ORLANDO, Fla. – Another fan day came and went at the University of Florida on Saturday and, once again, not one of the thousands of signed autographs will likely show up for sale on eBay.
That’s because Florida athletic director Jeremy Foley and his NCAA compliance guru – associate athletic director Jamie McCloskey – predicted nearly two decades ago that there was big money and big trouble in college football players signing their names on helmets, jerseys and other expensive keepsakes. That’s why the Gators – much to chagrin of many fans and autograph dealers – instituted a policy on fan day during the 1990s that their players could sign only school-issued team posters.
Good for them.
Shouldn’t getting an autograph be about the memory, not the memorabilia?
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“We made the decision some 15 years ago that we wanted to try to limit the risk of potential issues that could arise from our annual fan autograph day,” McCloskey said in a statement earlier this week. “The last thing we want to do is to put our student-athletes in a situation where we could have affected their eligibility from an event that we held on our campus. It wasn’t a very popular decision, but we thought it was the right thing to do.”
Although they would never say it, you know McCloskey and every other nerdy, nitpicky NCAA compliance director worth his weight in pocket protectors is just shaking his head and wagging his finger at Texas A&M’s inept monitoring of Johnny Manziel’s autograph-signing binge. If you’re scoring at home, Manziel reportedly has had six organized signings for three different memorabilia dealers in three different states. He allegedly has been paid tens of thousands of dollars for signing at least 4,400 items.
The question is how could Texas A&M know nothing about it? Earlier this year, when it became common knowledge that the Internet was inundated with top-of-the-line autographed Manziel memorabilia, A&M presumably just swept it under the rug and hoped it would go away. Not until ESPN and other media got involved did it become public that Johnny Football is really Johnny Paycheck.
The question now is this: Was A&M inept or corrupt – and which is worse? Did school officials bury their heads in the pile of money that Johnny Paycheck made for them and not want to know what was going on around them? Or did they actually know what was going on and choose to ignore it, hoping that Johnny Paycheck would make them another big pile of money this season?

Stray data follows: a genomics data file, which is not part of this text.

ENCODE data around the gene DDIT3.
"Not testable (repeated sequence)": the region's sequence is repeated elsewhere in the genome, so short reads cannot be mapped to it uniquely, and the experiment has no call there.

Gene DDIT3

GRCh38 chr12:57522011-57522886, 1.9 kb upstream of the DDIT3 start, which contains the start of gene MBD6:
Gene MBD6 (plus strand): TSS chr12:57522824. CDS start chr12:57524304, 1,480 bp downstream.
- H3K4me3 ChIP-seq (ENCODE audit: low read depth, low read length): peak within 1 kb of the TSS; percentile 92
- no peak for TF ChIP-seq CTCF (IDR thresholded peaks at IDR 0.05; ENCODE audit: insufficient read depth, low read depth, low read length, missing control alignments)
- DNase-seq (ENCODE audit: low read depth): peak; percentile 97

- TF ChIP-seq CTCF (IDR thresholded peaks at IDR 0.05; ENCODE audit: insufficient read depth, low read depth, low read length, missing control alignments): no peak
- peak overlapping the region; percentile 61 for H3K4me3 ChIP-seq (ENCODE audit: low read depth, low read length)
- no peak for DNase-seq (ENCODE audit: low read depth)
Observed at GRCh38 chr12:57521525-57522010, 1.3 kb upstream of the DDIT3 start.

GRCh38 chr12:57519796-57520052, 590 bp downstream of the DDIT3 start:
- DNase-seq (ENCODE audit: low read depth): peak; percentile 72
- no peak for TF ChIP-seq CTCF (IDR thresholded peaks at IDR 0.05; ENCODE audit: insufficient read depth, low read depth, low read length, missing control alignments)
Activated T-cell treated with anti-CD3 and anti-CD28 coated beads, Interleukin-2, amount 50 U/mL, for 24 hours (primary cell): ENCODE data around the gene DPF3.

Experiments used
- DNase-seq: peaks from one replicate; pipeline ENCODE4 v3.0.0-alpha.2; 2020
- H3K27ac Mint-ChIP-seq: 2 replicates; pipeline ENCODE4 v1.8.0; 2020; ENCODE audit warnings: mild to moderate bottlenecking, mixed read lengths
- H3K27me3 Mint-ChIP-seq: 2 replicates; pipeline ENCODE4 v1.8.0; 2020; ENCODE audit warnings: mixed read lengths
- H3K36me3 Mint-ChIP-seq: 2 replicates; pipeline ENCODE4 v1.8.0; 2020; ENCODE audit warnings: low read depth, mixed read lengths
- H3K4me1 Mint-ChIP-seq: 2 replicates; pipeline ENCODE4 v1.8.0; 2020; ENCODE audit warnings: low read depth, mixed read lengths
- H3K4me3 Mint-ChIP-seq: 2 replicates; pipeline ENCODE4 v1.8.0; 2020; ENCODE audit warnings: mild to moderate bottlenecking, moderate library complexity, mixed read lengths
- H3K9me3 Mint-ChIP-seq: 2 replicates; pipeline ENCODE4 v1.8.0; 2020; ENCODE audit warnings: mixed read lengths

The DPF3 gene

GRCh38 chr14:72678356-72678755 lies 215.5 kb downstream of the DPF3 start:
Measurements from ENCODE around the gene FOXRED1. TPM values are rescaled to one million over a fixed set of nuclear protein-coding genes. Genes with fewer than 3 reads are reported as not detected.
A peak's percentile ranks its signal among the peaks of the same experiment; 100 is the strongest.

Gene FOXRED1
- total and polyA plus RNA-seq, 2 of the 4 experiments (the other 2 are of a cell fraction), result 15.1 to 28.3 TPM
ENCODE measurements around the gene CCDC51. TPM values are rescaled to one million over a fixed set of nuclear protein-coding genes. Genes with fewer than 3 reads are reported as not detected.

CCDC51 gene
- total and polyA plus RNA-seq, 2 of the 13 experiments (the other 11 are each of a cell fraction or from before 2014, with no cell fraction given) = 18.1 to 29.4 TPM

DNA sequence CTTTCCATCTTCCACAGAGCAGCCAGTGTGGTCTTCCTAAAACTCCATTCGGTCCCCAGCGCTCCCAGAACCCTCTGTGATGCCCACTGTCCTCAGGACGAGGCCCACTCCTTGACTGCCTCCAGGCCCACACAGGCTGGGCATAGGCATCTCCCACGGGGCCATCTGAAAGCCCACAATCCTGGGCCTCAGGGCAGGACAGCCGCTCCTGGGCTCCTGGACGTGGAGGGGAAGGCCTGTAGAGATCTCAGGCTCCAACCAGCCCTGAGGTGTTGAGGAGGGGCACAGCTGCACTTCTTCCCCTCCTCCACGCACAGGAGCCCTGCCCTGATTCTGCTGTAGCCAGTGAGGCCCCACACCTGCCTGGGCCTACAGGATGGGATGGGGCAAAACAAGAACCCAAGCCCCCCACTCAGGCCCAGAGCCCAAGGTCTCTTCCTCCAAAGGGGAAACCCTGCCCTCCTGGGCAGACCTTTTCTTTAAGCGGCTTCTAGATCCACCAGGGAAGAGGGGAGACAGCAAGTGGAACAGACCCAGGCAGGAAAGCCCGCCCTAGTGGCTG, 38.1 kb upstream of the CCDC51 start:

Either way, the NCAA needs to come down and come down hard on Manziel. Actually, if Texas A&M has any integrity, the Aggies themselves should recognize that Manziel blatantly broke the rules and immediately suspend him for the season.
You don’t need a photograph of Manziel actually accepting money to know he is a blatant cheater. He spent several days signing thousands of autographs for known memorabilia dealers. Does anybody other than the most blind A&M fans really believe he was doing this not for money, but out of the goodness of his heart?
Besides, what is being overlooked here by many in the media is that Manziel committed a NCAA violation even if he signed the autographs for free but knew they would be sold for profit. And let’s be real here: Anybody who signs thousands of autographs on expensive football helmets for known memorabilia brokers absolutely, positively knows they are going to be sold for profit.
And please spare us the ridiculous sob story about Manziel being the poster boy for why college athletes should be paid. Good grief, he’s not a kid from a needy home just trying to make $50 or $75 so he can take his girlfriend out on Saturday night. Manziel allegedly took tens of thousands of dollars presumably because he is spoiled, entitled little brat.
Johnny Football is the ultimate escape artist on the field, but there’s no escaping this:
He is not an amateur athlete anymore.
He’s a professional autograph-signer who has no business playing college football.